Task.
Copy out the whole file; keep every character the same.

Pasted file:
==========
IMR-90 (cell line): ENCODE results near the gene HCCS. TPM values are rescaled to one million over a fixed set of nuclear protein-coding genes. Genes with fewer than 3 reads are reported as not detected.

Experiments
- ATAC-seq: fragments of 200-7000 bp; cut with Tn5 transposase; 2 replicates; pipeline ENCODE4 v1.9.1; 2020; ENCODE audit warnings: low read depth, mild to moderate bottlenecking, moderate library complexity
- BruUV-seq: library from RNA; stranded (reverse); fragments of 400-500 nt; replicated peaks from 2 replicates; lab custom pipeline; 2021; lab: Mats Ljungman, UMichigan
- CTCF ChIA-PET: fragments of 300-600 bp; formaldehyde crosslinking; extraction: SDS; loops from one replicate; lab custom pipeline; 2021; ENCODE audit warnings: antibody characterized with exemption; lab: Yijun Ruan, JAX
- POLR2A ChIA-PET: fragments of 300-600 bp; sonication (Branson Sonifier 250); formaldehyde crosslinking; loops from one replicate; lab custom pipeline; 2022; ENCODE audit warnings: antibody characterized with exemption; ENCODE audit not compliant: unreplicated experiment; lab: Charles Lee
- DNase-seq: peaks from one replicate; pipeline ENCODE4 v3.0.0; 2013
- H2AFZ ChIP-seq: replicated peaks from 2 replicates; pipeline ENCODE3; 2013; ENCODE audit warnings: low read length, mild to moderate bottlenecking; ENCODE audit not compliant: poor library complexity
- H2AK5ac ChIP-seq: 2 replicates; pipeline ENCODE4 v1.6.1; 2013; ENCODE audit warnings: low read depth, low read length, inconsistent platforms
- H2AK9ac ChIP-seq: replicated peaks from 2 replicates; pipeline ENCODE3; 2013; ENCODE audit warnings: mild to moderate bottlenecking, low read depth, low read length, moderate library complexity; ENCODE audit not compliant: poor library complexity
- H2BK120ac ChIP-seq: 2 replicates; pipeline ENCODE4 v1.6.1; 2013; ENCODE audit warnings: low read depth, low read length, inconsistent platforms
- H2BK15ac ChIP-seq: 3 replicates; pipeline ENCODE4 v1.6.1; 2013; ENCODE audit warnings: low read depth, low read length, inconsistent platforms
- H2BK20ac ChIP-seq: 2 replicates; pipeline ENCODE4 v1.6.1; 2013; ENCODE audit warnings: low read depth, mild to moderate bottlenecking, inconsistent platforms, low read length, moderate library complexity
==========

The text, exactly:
IMR-90 (cell line): ENCODE results near the gene HCCS. TPM values are rescaled to one million over a fixed set of nuclear protein-coding genes. Genes with fewer than 3 reads are reported as not detected.

Experiments
- ATAC-seq: fragments of 200-7000 bp; cut with Tn5 transposase; 2 replicates; pipeline ENCODE4 v1.9.1; 2020; ENCODE audit warnings: low read depth, mild to moderate bottlenecking, moderate library complexity
- BruUV-seq: library from RNA; stranded (reverse); fragments of 400-500 nt; replicated peaks from 2 replicates; lab custom pipeline; 2021; lab: Mats Ljungman, UMichigan
- CTCF ChIA-PET: fragments of 300-600 bp; formaldehyde crosslinking; extraction: SDS; loops from one replicate; lab custom pipeline; 2021; ENCODE audit warnings: antibody characterized with exemption; lab: Yijun Ruan, JAX
- POLR2A ChIA-PET: fragments of 300-600 bp; sonication (Branson Sonifier 250); formaldehyde crosslinking; loops from one replicate; lab custom pipeline; 2022; ENCODE audit warnings: antibody characterized with exemption; ENCODE audit not compliant: unreplicated experiment; lab: Charles Lee
- DNase-seq: peaks from one replicate; pipeline ENCODE4 v3.0.0; 2013
- H2AFZ ChIP-seq: replicated peaks from 2 replicates; pipeline ENCODE3; 2013; ENCODE audit warnings: low read length, mild to moderate bottlenecking; ENCODE audit not compliant: poor library complexity
- H2AK5ac ChIP-seq: 2 replicates; pipeline ENCODE4 v1.6.1; 2013; ENCODE audit warnings: low read depth, low read length, inconsistent platforms
- H2AK9ac ChIP-seq: replicated peaks from 2 replicates; pipeline ENCODE3; 2013; ENCODE audit warnings: mild to moderate bottlenecking, low read depth, low read length, moderate library complexity; ENCODE audit not compliant: poor library complexity
- H2BK120ac ChIP-seq: 2 replicates; pipeline ENCODE4 v1.6.1; 2013; ENCODE audit warnings: low read depth, low read length, inconsistent platforms
- H2BK15ac ChIP-seq: 3 replicates; pipeline ENCODE4 v1.6.1; 2013; ENCODE audit warnings: low read depth, low read length, inconsistent platforms
- H2BK20ac ChIP-seq: 2 replicates; pipeline ENCODE4 v1.6.1; 2013; ENCODE audit warnings: low read depth, mild to moderate bottlenecking, inconsistent platforms, low read length, moderate library complexity